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French Canadian child laborers at the Kerr Thread mill in Fall River, Massachusetts, 1916. Photograph by Lewis Hine, Library of Congress.


The majority of Canadian immigrants to Boston belong to two groups: English-speakers from the Canadian Maritimes (Nova Scotia, New Brunswick, and Prince Edward Island) and French Canadians from Québec and surrounding areas of eastern Canada. As the provinces of British North America only united as a confederation in 1867, there was little sense of Canadian nationalism until a century later. Provincial, ethnic, and religious identity and loyalty were thus more central to Canadians in Boston.

The first wave of immigrants from the Maritime Provinces arrived in New England between the 1860s and 1890s. Industrialized manufacturing put many traditional craftsmen out of work, and increased mechanization of the lumber and fishing industries displaced many loggers and fishermen. Rural farmers in the Maritimes also suffered from Britain’s elimination of protective tariffs for its North American colonies. Initially, most immigrant Maritimers were young, unmarried men who intended to stay temporarily, but towards the 1890s increasing numbers of families migrated and stayed permanently. The second wave of Canadian Maritime immigration lasted from the 1920s to the early 1930s, comprised again of primarily blue-collar workers fleeing the collapse of both the rural and industrial economies of Atlantic Canada.

French Canadians who immigrated to New England came in three different waves. From the 1840s to the 1880s, economic hardship and political instability in Québec spurred the first group, who frequently returned home. The second (1880-1895) and third (1923-1929) waves were caused by similar factors as the Maritime migrations: agricultural failures, the repeal of protective tariffs, and instability in Québec’s lumber and milling industries.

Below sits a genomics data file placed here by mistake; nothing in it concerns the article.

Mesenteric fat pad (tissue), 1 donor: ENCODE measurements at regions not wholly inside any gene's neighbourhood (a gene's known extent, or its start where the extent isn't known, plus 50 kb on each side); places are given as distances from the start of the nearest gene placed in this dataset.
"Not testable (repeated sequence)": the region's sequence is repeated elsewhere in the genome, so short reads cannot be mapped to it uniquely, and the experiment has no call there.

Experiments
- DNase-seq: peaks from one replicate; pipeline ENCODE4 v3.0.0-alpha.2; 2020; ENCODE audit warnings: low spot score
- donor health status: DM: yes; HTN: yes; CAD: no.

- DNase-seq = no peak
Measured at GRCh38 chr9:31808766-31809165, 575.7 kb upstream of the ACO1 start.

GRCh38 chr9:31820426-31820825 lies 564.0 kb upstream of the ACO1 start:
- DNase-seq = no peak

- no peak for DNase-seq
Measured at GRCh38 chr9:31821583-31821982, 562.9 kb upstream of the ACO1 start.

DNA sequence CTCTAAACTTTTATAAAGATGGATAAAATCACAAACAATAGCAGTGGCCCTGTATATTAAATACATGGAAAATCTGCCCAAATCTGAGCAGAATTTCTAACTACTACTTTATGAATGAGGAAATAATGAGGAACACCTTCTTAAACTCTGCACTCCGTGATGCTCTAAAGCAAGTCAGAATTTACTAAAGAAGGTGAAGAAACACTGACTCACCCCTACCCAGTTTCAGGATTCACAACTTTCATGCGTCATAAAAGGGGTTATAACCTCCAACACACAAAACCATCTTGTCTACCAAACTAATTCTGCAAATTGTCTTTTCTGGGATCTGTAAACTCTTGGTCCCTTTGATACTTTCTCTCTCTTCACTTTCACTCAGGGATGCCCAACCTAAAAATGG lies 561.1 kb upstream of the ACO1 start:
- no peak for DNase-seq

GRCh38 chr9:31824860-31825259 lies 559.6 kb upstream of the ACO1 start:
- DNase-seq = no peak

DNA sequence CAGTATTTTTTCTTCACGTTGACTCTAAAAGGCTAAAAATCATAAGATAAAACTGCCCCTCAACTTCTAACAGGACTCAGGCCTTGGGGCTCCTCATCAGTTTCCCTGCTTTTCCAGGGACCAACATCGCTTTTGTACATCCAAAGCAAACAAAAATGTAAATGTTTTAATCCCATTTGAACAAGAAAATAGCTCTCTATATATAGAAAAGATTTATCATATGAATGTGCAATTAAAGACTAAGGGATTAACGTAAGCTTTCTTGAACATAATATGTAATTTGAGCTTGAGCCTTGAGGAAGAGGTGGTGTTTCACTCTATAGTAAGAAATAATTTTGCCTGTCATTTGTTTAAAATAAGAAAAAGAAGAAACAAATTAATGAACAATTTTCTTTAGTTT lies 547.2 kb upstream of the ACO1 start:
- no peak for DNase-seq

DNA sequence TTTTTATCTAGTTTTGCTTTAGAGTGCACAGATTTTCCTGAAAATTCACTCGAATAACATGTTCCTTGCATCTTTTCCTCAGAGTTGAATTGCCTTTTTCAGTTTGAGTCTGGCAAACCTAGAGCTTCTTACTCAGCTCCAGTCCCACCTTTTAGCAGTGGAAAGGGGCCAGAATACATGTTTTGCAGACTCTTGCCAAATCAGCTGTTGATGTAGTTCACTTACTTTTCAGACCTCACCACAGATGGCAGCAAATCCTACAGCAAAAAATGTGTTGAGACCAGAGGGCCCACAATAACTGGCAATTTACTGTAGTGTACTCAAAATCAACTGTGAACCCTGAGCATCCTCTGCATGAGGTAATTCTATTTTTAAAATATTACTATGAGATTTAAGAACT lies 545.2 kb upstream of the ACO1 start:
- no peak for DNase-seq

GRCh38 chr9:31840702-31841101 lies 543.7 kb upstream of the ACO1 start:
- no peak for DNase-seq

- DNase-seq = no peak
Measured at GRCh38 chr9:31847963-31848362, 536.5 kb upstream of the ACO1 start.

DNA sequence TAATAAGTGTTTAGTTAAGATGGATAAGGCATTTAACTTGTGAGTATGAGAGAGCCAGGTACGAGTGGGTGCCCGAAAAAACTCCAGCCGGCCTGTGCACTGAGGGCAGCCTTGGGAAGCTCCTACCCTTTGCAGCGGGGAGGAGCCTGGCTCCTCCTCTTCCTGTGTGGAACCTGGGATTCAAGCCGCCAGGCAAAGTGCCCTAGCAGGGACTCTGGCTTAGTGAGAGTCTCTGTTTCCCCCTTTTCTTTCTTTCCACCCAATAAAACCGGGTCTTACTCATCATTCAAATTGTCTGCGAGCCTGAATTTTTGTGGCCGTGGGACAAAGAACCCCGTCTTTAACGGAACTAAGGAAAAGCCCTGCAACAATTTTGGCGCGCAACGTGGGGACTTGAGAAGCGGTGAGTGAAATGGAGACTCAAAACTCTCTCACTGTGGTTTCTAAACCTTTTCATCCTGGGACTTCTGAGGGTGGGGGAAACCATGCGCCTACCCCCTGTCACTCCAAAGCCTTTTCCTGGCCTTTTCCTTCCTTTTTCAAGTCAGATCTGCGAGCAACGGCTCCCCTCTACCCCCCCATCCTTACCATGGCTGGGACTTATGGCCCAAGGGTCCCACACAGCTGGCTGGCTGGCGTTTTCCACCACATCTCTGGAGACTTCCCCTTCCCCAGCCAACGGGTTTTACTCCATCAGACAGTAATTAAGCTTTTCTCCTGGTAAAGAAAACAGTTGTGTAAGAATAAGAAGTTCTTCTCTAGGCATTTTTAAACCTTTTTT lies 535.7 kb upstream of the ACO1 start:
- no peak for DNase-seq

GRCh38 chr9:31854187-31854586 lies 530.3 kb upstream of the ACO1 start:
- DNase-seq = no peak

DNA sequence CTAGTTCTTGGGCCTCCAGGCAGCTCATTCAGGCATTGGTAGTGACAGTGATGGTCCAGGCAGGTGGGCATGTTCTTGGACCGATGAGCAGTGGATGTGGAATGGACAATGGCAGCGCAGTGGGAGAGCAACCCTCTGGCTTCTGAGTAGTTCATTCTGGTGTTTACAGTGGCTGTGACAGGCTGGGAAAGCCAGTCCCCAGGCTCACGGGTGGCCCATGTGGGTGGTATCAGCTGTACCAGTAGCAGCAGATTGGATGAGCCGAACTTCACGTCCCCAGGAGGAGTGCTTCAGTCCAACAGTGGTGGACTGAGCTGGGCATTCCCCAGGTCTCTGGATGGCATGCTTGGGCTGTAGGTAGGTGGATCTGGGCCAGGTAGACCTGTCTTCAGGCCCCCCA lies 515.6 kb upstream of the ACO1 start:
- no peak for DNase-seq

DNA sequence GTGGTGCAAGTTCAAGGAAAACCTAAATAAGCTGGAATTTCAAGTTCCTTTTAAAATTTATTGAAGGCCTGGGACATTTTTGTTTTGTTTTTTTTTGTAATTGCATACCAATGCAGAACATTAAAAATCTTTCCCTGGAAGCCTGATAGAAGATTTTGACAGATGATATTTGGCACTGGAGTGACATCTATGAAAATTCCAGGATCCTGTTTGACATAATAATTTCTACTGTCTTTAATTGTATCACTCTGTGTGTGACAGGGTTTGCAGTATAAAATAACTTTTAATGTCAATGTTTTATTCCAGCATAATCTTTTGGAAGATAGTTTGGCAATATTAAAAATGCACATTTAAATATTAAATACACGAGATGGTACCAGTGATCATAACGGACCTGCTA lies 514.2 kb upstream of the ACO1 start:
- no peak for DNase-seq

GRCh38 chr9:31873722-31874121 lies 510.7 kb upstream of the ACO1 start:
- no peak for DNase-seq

Both Maritime and French Canadians frequently went back and forth to their home provinces, following the ups and downs of the Massachusetts labor market. Some also practiced seasonal migration to western Canada, where they worked the harvests in the late summer and fall. Rather than return to the Maritimes, many found their way to Boston.

During and after the Great Depression, immigration from both Québec and the Maritimes decreased, and some earlier migrants returned to Canada. Despite the imposition of quotas for Canada beginning in the 1970s, Canadian immigration to the US grew in the post-World War II era and has shifted toward white-collar technical and professional workers.


Both Maritimers and French Canadians tended to settle in New England, due to its geographical proximity to their homelands and the economic opportunities provided by industrialized New England. According to the 1880 Census, 57 percent of all Nova Scotian immigrants in the United States lived in Massachusetts, as did 29 percent of New Brunswickers and 50 percent of Prince Edward Islanders.

About 20 percent of all Maritimers lived in Boston in 1880. In the early twentieth century, many settled in the city’s “streetcar suburbs” of Roxbury, Dorchester, East Boston, and West Roxbury. Other Maritimers made their homes in nearby Cambridge and Lynn. Unlike the more homogenous French Canadian community, Maritimers tended to live among neighbors with whom they shared ethnic or religious ties. For example, Irish Catholics from New Brunswick identified more closely with the South Boston Irish than with ethnic English or Scottish Protestants from New Brunswick, and a similar phenomenon occurred with Nova Scotian Presbyterians and immigrants from Scotland in East Boston.